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Pediatric Radiology

, Volume 39, Issue 3, pp 197–198 | Cite as

The pathophysiology does not denote the mechanism

  • Thomas L. Slovis
  • Stephen Chapman
Editorial

The article “Anatomy and development of the meninges: implications for subdural collections and CSF circulation” by Mack, Squier, and Eastman [1] appears under the rubric “Theoretical considerations.” This is a first for Pediatric Radiology and implies the article is both theoretical and controversial.

The material presented is important for all of us to consider in the pathophysiology of subdural collections. What we are most concerned about is subdural hematomas. As radiologists, we must also be concerned with anatomy. The editorial team spent an enormous amount of time with this paper because of our fear of misuse of the information. In the child with subdural hematomas without adequate history to explain their occurrence, nonaccidental trauma (NAT) needs to be the primary consideration. Of course, other medical diseases and bleeding disorders need to be investigated and excluded, but NAT is the correct diagnosis in the vast majority of cases. We believe that the article of Mack et al. reflects this.

It is important to understand that a series of publications (54 and 72 in the article of Mack et al.) and a third by the same lead author [2] formed the basis of what became known as the “Geddes hypothesis” or “unified hypothesis.” A further publication expanded on the original work [3]. On the basis of a pathologic study of 50 intrauterine, neonatal or infant deaths, in which microscopic intradural hemorrhage was identified in 36, and dural surface hemorrhage, which was noted in 11, these authors speculated that subdural and retinal hemorrhages resulted from a combination of cerebral hypoxia, raised intracranial pressure from brain swelling, raised arterial pressure, and raised venous pressure. The original hypothesis was not well received by many involved in this field of pediatrics and generated public criticism [4], but was sufficiently credible to cause several criminal convictions to be reviewed by the Court of Appeal in the UK [5]. However, in the judgment, their Lordships stated “In our view … cases of serious injuries caused by very minor force such as might occur in normal handling or rough handling of an infant, are likely to be rare or even extremely rare.” [6]. We repeat, the vast majority of subdural hematomas in infants without adequate historical verification to explain the etiology are caused by NAT–child abuse.

It is important to note that there are legitimate reservations raised by some about the theories expressed in this article. These include:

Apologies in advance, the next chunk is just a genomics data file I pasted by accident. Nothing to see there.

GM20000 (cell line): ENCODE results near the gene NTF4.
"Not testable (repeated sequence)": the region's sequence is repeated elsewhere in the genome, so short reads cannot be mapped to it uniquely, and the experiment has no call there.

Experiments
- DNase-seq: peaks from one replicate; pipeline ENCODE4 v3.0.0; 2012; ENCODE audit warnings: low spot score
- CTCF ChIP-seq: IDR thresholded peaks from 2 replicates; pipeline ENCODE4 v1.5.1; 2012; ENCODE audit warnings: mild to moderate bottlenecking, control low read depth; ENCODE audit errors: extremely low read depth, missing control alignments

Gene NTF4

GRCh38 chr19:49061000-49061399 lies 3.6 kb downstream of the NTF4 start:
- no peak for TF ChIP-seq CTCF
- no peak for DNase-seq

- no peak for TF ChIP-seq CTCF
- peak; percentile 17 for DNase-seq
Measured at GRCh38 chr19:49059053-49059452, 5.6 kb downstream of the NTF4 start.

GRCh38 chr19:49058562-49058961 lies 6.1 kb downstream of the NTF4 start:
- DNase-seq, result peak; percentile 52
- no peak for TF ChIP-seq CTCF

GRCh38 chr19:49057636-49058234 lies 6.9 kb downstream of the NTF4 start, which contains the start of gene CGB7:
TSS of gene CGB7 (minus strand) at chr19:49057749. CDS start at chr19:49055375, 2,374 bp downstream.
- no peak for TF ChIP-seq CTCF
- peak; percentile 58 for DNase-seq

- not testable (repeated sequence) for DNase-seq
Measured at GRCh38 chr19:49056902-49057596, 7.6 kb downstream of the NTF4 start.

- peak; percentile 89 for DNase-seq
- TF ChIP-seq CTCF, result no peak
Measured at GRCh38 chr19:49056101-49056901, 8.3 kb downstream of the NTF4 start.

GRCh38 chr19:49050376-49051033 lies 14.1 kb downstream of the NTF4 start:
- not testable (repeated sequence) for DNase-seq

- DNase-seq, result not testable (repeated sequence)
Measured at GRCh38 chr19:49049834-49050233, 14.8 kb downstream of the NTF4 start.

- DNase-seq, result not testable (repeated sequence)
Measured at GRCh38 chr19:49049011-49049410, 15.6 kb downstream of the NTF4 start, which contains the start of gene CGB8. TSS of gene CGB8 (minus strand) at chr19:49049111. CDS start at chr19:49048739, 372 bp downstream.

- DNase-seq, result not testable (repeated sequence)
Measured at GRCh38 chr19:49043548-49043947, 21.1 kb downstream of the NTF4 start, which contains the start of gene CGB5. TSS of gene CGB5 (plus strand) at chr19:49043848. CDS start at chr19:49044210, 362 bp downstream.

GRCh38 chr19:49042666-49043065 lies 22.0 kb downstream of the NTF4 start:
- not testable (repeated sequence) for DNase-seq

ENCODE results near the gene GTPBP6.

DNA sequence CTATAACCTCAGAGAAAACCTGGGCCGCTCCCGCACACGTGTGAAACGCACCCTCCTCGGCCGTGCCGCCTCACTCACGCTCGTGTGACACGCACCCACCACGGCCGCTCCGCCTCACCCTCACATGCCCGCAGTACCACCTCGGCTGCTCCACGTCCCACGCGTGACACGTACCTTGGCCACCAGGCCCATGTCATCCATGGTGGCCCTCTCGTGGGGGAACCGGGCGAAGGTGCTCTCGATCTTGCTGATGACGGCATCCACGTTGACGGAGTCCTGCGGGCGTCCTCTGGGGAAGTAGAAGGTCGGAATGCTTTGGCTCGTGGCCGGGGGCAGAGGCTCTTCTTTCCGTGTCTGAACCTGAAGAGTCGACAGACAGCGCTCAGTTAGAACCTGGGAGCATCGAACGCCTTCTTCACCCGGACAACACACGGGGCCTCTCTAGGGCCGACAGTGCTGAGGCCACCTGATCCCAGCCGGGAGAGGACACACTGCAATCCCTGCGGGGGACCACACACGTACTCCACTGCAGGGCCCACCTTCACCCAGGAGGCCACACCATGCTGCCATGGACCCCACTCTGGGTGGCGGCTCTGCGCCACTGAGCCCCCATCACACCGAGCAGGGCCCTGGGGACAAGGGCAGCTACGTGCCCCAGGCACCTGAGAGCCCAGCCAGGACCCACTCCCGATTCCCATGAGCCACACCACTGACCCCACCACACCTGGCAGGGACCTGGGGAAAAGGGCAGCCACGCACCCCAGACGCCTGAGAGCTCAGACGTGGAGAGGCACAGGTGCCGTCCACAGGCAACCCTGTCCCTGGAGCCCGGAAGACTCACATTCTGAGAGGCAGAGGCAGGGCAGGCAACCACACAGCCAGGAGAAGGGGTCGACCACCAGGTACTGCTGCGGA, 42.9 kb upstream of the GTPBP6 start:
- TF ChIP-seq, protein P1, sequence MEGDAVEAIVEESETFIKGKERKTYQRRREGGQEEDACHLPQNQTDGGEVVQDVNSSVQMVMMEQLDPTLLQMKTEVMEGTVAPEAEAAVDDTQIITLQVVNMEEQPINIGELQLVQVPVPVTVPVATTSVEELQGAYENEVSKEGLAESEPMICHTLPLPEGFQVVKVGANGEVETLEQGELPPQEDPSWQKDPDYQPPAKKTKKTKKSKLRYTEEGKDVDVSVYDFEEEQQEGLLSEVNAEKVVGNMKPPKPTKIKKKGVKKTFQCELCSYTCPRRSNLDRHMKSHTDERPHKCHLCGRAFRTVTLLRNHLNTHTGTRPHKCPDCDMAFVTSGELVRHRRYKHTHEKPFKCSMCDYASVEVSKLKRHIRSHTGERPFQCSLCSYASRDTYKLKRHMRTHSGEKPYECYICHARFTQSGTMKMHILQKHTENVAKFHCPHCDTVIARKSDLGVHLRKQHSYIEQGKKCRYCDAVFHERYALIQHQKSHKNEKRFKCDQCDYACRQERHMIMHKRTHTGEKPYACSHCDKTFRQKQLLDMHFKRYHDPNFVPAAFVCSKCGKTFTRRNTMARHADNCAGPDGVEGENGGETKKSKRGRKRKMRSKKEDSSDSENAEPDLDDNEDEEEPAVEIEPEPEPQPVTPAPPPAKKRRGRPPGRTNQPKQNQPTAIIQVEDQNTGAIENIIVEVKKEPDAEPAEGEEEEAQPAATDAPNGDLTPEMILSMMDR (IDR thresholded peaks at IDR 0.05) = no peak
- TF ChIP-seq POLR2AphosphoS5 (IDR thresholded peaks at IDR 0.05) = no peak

1. 1.

    The dura is dense fibrocollagenous tissue, and it is hard to imagine that blood can leak through it.

     
  2. 2.

    It is difficult to extrapolate from microscopic intradural and surface subdural hemorrhage to macroscopic subdural hemorrhage.

     
  3. 3.

    Many of the predisposing lesions in which “nontraumatic” subdural hematomas may occur (benign extraaxial collections, glutaric aciduria type 1) are associated with stretching of the bridging veins because of the extraaxial fluid collections. In these instances, minor trauma has been thought by many to cause the subdural hemorrhage.

     
  4. 4.

    The separation between the dura and the arachnoid is not an artifact and there is, indeed, a potential space between the two. When there is a subdural fluid/blood collection, the potential space becomes actual. There is no connection between the dura and arachnoid covering most of the brain and spinal cord. They are connected near the sinuses but, otherwise, the integrity of the dura and the arachnoid is not disturbed when the brain/spinal cord is/are removed. If they were attached, the arachnoid would be torn consistently, as it is the more delicate of the membranes.

     

At the end of the day, the article of Mack et al. makes us revisit the pathophysiology of subdural collections and subdural hematomas based on anatomy. It is an important article, but it does not provide insight into the inciting cause. Insight into the causative mechanism not only involves a meticulous medical history, a thorough physical and radiologic examination, and investigations into the various diseases that have been associated with these findings, but also additional investigations by other responsible authorities.

References

  1. 1.
    Mack J, Squier W, Eastman JT (2009) Anatomy and development of the meninges: implications for subdural collections and CSF circulation. Pediatr Radiol 39. doi: 10.1007/s00247-008-1084-6
  2. 2.
    Geddes JF, Tasker RC, Hackshaw AK et al (2003) Dural haemorrhage in non-traumatic infant deaths: does it explain the bleeding in ‘shaken baby syndrome’? Neuropathol Appl Neurobiol 29:14–22PubMedCrossRefGoogle Scholar
  3. 3.
    Geddes JF, Whitwell HL (2004) Inflicted head injury in infants. Forensic Sci Int 146:83–88PubMedCrossRefGoogle Scholar
  4. 4.
    Punt J, Bonshek RE, Jaspan T et al (2004) The ‘unified hypothesis’ of Geddes et al. is not supported by the data. Pediatr Rehabil 7:173–184PubMedCrossRefGoogle Scholar
  5. 5.
    Richards PG, Bertocci GE, Bonshek RE et al (2006) Shaken baby syndrome. Arch Dis Child 91:205–206PubMedCrossRefGoogle Scholar
  6. 6.
    Supreme Court of Judicature, Court of Appeal (Criminal Division). Neutral Citation Number [2005] EWCA Crim 1980. Case Nos: 200403277, 200406902, 200405573, 200302848. Approved Judgment. Paras 78, 79. Royal Courts of Justice, LondonGoogle Scholar

Copyright information

© Springer-Verlag 2009

Authors and Affiliations

  1. 1.Department of Pediatric ImagingChildren’s Hospital of MichiganDetroitUSA
  2. 2.Radiology DepartmentBirmingham Children’s Hospital NHS Foundation TrustBirminghamUK

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